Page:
Still with me? Good. To make up for the 11 days lost in the lunar year, the Germanic lunisolar calendar seems to have used a leap year system where a thirteenth intercalary month was added to the summer. Why the summer, of all things? Nobody really knows. And how do we know when it’s a leap year if we’re just getting started? Well, Nordberg provides a great rule of thumb: If the new moon occurs 11 days or less after the solstice, the intercalary month is inserted around the time of the summer solstice (for whatever reason) to stop the second yule month from starting before the solstice next year. In this regard, the solstice serves as a regulator, if not an object of celebration in itself.
Interestingly, this seems to recall the great blóts held at Uppsala and Lejre, which occured every ninth year. This is probably no coincidence (Nordberg 2006: 154). Old Norse religion is famously hung up on multiplications of the number three. Here it seems that this was also incorporated into cultic practices through the observance of sacred time. This cycle seems to have been based in an “inclusive” count in which the last year is also the first year of the cycle, so every eighth year according to our conventional way of thinking numbers. The fascinating part about this is that you can easily do the math yourself and actually tie on to the “nine year cycle” of the great blóts, more on this below.
Vocabulary shows that Norse peoples were well aware of the astronomical solstices and equinoxes, but the main pagan religious festivals seem to have been celebrated to mark each quarter of the calendrical year. These did, as previously mentioned, not directly coincide with the solstices and equinoxes, and seem to have been determined by the lunar phases. Because the solar and lunar year met at the winter solstice, the months of the year would bounce back and forth between two points within a certain, ~28 day interval. As Snorri, as well as other sources place the winter blót a month (or more) after the solstice, it seems most likely that jól was celebrated on the full moon of the second Yule month. That is to say the full moon after the new moon following the winter solstice. Then it would always occur no earlier than January 5th and February 2nd in the modern Gregorian calendar, well inside the interval stated by Norse texts.
So why the full moon, one may ask? In Nordic folk traditions, a remnant of this system seems crystalized in the concept of the Yule moon. The term is attested in Old Norse as jóla tungl, and in various derivatives in later Scandinavian folklore: Swedish 'jultungel', Norwegian 'jultangel' and 'julemaane', Danish 'jule mae', and Finnish 'joulukuu', all refer to the full moon around the time of the Epiphany, on January 6th in the Gregorian calendar, but later in the Julian. In other words, the first full moon of the new moon after the solstice. The association with the Epiphany, Nordberg adds, appears to be a Christian approximation from the older, pagan, calendrical system described above. Similarly, the Dísting market in Uppsala - which seems to have emerged from the pre-Christian dísablót to (from dísir, "goddesses") was indeed determined by the full moon. Nordberg argues that the Yule moon represents a pan-Scandinavian rule of thumb used to determine the time of the Yule blót in the pre-Christian lunisolar calendar, and that such a system of determining religious festivals would apply to the other quarters of the year as well, equating to roughly the next month of the equinoxes and solstices, in the full moon of the new moon succeeding them. The vætrnætr "winter nights", which marked transition from autumn to winter, and the corresponding dísablót, would have been celebrated on the full moon of the new moon, following the autumn equinox.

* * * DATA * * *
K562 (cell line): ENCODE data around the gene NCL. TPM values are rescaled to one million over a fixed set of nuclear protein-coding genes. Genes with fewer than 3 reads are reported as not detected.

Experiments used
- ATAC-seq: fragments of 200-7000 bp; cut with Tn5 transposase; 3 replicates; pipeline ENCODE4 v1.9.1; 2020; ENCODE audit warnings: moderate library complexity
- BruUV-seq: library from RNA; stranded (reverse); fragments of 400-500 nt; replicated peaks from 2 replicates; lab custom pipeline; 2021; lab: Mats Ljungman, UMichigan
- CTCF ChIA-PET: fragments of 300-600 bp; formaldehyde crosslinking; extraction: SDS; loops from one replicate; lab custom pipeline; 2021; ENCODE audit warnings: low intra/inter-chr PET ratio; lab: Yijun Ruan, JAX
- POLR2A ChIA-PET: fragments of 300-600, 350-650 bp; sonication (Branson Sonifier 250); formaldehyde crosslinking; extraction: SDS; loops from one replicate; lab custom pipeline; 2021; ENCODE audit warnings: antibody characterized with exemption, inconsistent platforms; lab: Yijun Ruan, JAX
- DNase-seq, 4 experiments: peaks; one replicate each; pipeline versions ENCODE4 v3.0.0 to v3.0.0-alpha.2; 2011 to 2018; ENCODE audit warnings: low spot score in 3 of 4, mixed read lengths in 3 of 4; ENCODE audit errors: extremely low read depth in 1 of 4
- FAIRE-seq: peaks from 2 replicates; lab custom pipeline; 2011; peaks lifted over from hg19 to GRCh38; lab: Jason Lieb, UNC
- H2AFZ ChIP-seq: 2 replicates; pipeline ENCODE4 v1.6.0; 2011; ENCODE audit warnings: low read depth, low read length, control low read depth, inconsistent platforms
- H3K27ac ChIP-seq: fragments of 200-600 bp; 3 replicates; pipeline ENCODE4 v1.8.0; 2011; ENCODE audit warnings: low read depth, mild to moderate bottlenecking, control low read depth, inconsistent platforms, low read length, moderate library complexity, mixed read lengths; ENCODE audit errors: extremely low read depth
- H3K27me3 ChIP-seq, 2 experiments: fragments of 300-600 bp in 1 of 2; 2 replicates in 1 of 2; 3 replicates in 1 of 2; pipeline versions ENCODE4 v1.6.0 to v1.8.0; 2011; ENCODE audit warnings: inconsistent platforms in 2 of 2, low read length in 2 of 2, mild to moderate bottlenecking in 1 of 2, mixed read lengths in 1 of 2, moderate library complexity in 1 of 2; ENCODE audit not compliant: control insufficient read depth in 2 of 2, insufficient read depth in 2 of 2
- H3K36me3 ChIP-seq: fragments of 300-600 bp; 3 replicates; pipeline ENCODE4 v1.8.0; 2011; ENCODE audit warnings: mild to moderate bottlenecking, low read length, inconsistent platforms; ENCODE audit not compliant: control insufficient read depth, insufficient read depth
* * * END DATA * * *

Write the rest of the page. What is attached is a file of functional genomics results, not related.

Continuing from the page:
The beauty of this system is that not only does this open up a whole new paradigm towards understanding the religious life of pre-Christian Scandinavians, but it allows for a new level of celebration alongside more recent established traditions. Why not do both? As mentioned, we can actually tie ourselves onto the tradition of the great blóts at Lejre and Uppsala through a close, source-critical reading of primary sources. The last “great blót” was apparently celebrated in Uppsala in 1078, so you can easily pull out your calculator and determine when the next one will be. Last year in that cycle, I personally held a great feast where I almost burned myself alive, and a child was even born as a result (not of me setting myself on fire, but the mania of the occasion, presumably). This work cannot be underestimated!
Yearly update for 2019:
As for 2019, readers would be wise to brew their beer strong and stock up for a solid feast, because January 21st holds not only the Yule Moon but a lunar eclipse! Remember: It’s always the new moon of the full moon, following the winter solstice. Personally, I'll gladly celebrate Yule twice.
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Nordberg, Andreas. 2006. Jul, disting och förkyrklig tideräkning: Kalendrar och kalendariska riter i det förkristna Norden. Kungl. Gustav Adolfs Akademien för svensk folkkultur: Uppsal
Simek, Rudolf. 2007. Dictionary of Northern Mythology. Translated by Angela Hall. D. S. Brewer: Cambridge.